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Eric Williams, Suspect in Kaufman County Killings: "My Life has Taken a Drastic Turn"

When Kaufman County Assistant District Attorney Mark Hasse convinced a jury to convict a former Justice of the Peace on felony theft charges, Eric Lyle Williams said his life was effectively ruined over a "misunderstanding" and a "political grudge."

County information technology personnel came into the Kaufman sub-courthouse on a Monday in May 2011 and noticed three boxes with brand new Dell monitors were missing. They reviewed the surveillance footage from the weekend before and caught Williams hauling the boxes out of the IT office that Sunday. The sheriff was notified, a search warrant was signed and two of the monitors were recovered from Williams.

Williams maintained it was nothing more than a misunderstanding. "I did not steal anything," he said in court papers. "I was a Licensed Attorney and I had a Master TCLEOSE license," referring to the Texas Commission on Law Enforcement Officers Standards and Education. "Why would I sacrifice all of that for two monitors?"

He claimed he was setting up a video conferencing system so he could carry out his duty as a magistrate from his office. The other JPs had discussed the idea on and off for years. But the head of the IT department said Williams wasn't authorized to take the monitors, and that they were intended for dispatch anyway.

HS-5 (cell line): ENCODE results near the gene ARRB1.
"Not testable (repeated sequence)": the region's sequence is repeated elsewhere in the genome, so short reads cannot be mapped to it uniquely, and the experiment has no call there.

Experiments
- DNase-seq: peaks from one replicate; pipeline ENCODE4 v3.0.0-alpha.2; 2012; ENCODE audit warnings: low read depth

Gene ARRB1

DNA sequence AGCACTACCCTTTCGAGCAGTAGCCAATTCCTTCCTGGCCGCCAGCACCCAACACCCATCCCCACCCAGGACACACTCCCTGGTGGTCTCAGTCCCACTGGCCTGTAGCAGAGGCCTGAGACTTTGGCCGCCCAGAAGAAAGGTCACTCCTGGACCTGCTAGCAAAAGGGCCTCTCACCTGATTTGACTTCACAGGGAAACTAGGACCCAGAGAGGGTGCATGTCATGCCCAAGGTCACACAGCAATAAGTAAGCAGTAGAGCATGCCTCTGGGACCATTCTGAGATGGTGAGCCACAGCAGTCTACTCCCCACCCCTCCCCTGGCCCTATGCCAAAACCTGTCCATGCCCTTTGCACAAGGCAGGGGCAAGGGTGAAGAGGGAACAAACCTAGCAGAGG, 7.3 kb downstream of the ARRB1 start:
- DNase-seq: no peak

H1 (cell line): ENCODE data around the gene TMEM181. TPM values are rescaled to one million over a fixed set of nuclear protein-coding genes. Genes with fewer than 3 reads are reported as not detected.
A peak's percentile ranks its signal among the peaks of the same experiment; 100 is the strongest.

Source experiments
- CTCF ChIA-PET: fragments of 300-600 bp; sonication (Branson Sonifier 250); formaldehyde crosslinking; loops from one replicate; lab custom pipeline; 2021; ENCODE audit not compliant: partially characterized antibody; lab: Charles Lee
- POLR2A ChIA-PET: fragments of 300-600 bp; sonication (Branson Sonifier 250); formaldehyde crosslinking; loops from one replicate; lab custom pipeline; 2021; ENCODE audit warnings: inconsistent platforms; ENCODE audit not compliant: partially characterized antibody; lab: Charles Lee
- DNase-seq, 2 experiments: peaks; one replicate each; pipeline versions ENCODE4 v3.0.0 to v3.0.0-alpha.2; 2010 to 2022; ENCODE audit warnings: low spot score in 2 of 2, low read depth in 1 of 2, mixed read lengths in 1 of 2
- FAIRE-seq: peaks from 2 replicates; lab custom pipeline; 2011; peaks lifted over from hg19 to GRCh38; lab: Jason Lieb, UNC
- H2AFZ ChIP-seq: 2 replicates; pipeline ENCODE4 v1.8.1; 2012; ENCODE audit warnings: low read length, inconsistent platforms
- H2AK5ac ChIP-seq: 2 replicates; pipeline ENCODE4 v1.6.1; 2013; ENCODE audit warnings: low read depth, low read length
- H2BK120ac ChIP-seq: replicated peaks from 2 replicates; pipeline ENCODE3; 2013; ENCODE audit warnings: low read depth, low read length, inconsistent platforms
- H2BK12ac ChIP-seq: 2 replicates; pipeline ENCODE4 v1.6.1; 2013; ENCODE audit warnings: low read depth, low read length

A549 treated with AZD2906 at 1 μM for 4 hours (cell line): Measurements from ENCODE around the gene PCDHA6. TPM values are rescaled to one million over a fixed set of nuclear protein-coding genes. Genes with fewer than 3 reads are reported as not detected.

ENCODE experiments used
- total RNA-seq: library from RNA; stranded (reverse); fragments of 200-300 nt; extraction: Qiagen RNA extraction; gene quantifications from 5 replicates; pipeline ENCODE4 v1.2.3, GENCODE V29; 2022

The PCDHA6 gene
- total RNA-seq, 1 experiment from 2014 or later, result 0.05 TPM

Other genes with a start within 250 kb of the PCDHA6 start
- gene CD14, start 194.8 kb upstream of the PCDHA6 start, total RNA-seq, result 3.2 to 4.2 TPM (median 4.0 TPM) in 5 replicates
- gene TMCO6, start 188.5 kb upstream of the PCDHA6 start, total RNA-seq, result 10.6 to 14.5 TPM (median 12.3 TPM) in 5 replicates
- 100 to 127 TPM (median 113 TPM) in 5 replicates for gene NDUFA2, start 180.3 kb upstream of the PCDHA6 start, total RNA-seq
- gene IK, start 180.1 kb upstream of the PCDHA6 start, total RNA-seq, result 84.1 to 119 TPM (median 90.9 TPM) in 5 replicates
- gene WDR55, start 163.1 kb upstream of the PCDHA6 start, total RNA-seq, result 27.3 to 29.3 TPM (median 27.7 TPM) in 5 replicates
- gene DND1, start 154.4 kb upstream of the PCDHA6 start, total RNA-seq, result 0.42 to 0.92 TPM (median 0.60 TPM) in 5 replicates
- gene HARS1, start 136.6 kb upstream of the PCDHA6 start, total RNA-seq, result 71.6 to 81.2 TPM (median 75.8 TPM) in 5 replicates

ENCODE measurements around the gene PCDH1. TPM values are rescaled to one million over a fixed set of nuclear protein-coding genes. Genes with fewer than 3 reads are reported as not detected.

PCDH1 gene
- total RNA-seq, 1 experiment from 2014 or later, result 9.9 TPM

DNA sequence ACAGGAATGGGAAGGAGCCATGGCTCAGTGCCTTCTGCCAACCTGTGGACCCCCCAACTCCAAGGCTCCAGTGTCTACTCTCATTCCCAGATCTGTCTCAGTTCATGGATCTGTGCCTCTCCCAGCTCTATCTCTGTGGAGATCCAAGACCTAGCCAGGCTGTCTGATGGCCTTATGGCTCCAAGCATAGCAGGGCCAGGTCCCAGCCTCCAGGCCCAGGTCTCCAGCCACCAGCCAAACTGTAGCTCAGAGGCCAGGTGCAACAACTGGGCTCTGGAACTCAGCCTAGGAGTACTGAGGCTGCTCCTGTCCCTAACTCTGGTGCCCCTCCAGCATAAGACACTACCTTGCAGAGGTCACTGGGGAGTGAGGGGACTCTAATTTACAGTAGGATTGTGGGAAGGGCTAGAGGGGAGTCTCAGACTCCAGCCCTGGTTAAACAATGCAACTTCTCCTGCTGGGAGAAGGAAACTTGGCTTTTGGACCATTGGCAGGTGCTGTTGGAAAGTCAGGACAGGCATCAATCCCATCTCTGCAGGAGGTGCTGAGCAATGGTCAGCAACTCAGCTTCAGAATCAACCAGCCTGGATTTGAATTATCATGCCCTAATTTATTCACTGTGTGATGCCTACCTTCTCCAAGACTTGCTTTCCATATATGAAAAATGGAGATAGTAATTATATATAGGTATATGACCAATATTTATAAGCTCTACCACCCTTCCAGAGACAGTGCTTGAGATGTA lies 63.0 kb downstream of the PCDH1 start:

Prior to trial, District Attorney Mike McLelland appeared ready to make an example of him. "This is the sort of thing that people elected me for in the first place. They were tired of wrongdoing being done in county government and nothing being done about it," he told the Terrell Tribune.

Hasse was willing to let Williams slide on a misdemeanor in exchange for a guilty plea, but Williams insisted on a jury trial. Meanwhile, he argued at pretrial hearings that he was the victim of a political vendetta. He'd supported McLelland's opponent, Rick Harrison, he said. Williams signed a campaign flier questioning the circumstances of McLelland's departure from a job at Child Protective Services and raising doubt about his Republican credentials during McLelland's unsuccessful 2006 run for district attorney.

"This is an example of one man using his office, and all its power, to ruin a political opponent," Williams' attorney argued in court papers.

The jury didn't buy it, and convicted him on May 23, 2012. "Losing my Attorney's License and TCLEOSE License is a life long sentence," Williams said in a presentencing report. "I will have to seek another career, with a felony I will not be able to earn what I am used to. My life has taken a drastic turn."

His wife, he noted, was on disability, and his in-laws depended on him. Williams got no jail time, and a two-year probated sentence.

Now he appears to be a suspect in the slayings of McLelland, his wife, Cynthia, and Hasse. According to an arrest warrant, he sent an anonymous email to unnamed law enforcement authorities on March 31 -- the day after the McLellands were found shot to death in their Forney home -- threatening further attacks if certain demands weren't met.

Investigators served him with a search warrant Friday afternoon and looked through his home, along with a storage unit in Seagoville, where they found weapons and a Crown Victoria. A search warrant affidavit hasn't been released yet, which could explain what investigators were looking for and why.


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